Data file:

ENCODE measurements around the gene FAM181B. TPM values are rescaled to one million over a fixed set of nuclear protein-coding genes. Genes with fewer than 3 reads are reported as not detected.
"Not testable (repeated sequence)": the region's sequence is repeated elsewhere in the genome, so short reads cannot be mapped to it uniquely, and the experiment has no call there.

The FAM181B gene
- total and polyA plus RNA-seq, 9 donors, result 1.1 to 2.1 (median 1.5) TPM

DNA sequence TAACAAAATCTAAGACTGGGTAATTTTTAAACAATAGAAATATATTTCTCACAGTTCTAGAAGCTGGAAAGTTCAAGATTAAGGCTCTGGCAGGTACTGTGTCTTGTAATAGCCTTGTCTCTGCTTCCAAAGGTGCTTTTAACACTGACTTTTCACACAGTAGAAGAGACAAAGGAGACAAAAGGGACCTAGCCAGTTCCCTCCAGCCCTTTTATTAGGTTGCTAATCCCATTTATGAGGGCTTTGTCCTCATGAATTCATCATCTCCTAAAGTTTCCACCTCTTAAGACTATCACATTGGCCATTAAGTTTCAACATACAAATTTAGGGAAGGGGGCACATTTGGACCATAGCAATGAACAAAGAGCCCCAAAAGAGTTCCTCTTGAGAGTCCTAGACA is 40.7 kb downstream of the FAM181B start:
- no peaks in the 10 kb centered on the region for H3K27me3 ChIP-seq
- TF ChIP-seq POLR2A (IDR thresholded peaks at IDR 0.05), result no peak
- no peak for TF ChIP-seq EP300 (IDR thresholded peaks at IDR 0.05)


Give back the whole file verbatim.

ENCODE measurements around the gene FAM181B. TPM values are rescaled to one million over a fixed set of nuclear protein-coding genes. Genes with fewer than 3 reads are reported as not detected.
"Not testable (repeated sequence)": the region's sequence is repeated elsewhere in the genome, so short reads cannot be mapped to it uniquely, and the experiment has no call there.

The FAM181B gene
- total and polyA plus RNA-seq, 9 donors, result 1.1 to 2.1 (median 1.5) TPM

DNA sequence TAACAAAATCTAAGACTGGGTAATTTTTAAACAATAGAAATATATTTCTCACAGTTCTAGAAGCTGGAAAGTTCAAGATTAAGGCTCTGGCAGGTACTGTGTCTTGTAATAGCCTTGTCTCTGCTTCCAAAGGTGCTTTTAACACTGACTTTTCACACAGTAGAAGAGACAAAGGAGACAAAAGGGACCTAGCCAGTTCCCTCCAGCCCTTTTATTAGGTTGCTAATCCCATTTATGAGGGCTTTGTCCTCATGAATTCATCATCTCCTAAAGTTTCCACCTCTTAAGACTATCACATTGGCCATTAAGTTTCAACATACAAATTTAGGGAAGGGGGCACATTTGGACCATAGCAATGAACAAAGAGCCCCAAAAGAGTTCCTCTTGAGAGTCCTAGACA is 40.7 kb downstream of the FAM181B start:
- no peaks in the 10 kb centered on the region for H3K27me3 ChIP-seq
- TF ChIP-seq POLR2A (IDR thresholded peaks at IDR 0.05), result no peak
- no peak for TF ChIP-seq EP300 (IDR thresholded peaks at IDR 0.05)